Bitcoin Is Actually Worth $12,400 (In Zimbabwe)
Bitcoin has knocked out multiple record highs this week, but for emerging markets, prices are going through the roof. Case in point: Zimbabwe, a country that has struggled mightily with hyperinflation.
The Zimbabwe Premium
Bitcoin (BTC/USD) surged past $6,700 on Wednesday en route to new record highs. While this may seem like too much in the highly liquid markets of North America and Europe, it’s a bargain compared to other parts of the world.
As CCN reports, most expensive bitcoin tokens found on the Zimbabwean exchange of Golix, where prices were last seen trading around $12,400. That’s a nearly 90% premium over the global average.
Our members probably remember reading about Zimbabwe’s experience with hyperinflation, which led to the adoption of the U.S. dollar in 2009. Policymakers quickly found that replacing 100 trillion dollar notes with the greenback was a lot easier than dealing with a massively depreciated local currency.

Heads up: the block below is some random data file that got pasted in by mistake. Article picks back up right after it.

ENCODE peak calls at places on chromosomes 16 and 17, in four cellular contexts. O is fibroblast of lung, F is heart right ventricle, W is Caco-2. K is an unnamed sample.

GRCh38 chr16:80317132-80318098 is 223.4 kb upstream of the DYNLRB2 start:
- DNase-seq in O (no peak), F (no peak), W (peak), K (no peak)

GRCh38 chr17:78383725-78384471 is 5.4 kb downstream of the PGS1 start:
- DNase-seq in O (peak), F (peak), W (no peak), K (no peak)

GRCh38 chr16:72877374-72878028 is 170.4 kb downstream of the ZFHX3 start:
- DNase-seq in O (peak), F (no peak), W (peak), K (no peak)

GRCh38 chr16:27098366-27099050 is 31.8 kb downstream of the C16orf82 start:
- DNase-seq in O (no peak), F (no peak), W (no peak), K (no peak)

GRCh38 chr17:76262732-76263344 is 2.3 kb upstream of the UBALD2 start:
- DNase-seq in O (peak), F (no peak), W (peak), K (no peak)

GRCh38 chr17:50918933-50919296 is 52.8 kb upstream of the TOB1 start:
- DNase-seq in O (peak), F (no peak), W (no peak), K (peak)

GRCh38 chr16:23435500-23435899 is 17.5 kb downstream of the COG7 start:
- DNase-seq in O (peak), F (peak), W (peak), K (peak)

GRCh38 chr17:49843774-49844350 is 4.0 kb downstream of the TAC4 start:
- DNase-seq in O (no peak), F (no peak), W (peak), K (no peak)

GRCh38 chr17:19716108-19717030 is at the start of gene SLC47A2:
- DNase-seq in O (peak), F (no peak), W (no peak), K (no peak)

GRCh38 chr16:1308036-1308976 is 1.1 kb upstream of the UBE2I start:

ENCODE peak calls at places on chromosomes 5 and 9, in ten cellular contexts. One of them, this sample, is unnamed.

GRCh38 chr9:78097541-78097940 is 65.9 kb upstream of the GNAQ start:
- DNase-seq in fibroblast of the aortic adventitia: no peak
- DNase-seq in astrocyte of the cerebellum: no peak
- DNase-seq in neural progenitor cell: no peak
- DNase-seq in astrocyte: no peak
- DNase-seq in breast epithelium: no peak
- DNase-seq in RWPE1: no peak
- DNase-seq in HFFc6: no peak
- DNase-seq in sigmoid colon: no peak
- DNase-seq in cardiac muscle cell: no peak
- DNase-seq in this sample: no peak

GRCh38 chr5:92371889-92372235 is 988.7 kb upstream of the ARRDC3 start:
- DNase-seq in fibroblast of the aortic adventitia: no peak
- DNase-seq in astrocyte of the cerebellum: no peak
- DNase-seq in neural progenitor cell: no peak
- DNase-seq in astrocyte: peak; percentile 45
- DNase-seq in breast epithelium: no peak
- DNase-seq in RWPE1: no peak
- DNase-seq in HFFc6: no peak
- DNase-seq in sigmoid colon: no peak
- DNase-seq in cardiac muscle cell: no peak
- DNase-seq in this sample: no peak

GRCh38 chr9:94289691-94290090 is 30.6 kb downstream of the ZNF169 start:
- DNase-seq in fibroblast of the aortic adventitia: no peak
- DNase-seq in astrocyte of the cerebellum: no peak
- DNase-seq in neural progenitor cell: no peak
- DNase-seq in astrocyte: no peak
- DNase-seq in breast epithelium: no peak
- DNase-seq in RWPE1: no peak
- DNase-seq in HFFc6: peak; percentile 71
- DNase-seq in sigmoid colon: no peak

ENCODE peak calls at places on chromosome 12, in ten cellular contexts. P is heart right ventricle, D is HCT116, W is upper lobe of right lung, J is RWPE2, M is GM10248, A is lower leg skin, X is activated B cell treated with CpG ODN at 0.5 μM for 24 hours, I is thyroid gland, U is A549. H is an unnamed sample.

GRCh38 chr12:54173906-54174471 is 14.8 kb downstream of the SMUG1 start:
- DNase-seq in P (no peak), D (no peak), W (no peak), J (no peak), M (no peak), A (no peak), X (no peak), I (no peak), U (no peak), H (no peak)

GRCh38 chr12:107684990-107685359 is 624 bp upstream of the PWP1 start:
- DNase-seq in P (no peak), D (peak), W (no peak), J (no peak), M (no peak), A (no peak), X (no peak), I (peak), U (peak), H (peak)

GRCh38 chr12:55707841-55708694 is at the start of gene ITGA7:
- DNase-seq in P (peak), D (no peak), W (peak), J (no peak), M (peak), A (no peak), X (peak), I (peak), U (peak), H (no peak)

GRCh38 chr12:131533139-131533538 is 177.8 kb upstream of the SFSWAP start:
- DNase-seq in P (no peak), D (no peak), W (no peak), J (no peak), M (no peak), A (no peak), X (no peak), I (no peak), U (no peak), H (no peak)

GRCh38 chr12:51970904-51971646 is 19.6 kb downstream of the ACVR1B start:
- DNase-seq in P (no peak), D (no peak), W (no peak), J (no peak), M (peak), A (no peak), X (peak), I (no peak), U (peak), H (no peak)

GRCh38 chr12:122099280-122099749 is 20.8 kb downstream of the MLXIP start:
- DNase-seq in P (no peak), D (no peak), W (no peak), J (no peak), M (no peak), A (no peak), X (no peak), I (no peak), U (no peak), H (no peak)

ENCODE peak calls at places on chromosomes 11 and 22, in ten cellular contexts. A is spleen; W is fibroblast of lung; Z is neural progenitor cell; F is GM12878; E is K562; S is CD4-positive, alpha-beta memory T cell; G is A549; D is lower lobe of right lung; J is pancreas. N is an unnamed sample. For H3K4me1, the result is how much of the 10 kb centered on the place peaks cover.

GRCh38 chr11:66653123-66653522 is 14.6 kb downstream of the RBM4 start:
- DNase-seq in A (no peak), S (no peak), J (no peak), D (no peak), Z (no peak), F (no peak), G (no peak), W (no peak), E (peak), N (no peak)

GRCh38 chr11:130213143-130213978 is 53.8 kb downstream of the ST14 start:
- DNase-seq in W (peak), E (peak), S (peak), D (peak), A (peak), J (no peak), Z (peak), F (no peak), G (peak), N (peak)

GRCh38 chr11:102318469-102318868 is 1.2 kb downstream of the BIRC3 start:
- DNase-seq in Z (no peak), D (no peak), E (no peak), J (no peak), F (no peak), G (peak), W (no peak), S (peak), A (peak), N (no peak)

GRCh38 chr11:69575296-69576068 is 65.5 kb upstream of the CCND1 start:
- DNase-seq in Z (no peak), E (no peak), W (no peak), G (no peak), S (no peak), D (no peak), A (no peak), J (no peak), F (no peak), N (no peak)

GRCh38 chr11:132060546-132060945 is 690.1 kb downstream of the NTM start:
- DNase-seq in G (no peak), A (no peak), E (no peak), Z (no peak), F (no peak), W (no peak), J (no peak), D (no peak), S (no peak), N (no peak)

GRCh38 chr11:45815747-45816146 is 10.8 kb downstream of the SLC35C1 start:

That being said, Golix maintains that the premium paid for bitcoin has nothing to do with the country’s cash shortage. However, observers say that the growing popularity of digital assets could lead to a government crackdown as central agencies look to keep a tight lid on capital controls.
Zimbabwean technology analyst Nigel Gambanga recently told CCN that the central bank may revise its position on cryptocurrency “if trade in bitcoin intensifies with no resolution to the country’s currency woes.”
Zimbabwe’s economy has emerged from recession over the past nine years or so, but growth has slowed to a crawl. Gross domestic product (GDP) – the value of all goods and services produced – expanded just 0.6% in all of 2016. That’s less than half of the 1.5% expansion in 2015 and a mere fraction of the 2014 rate of 3.9%. The economy produced double-digit percentage growth between 2010 and 2012.
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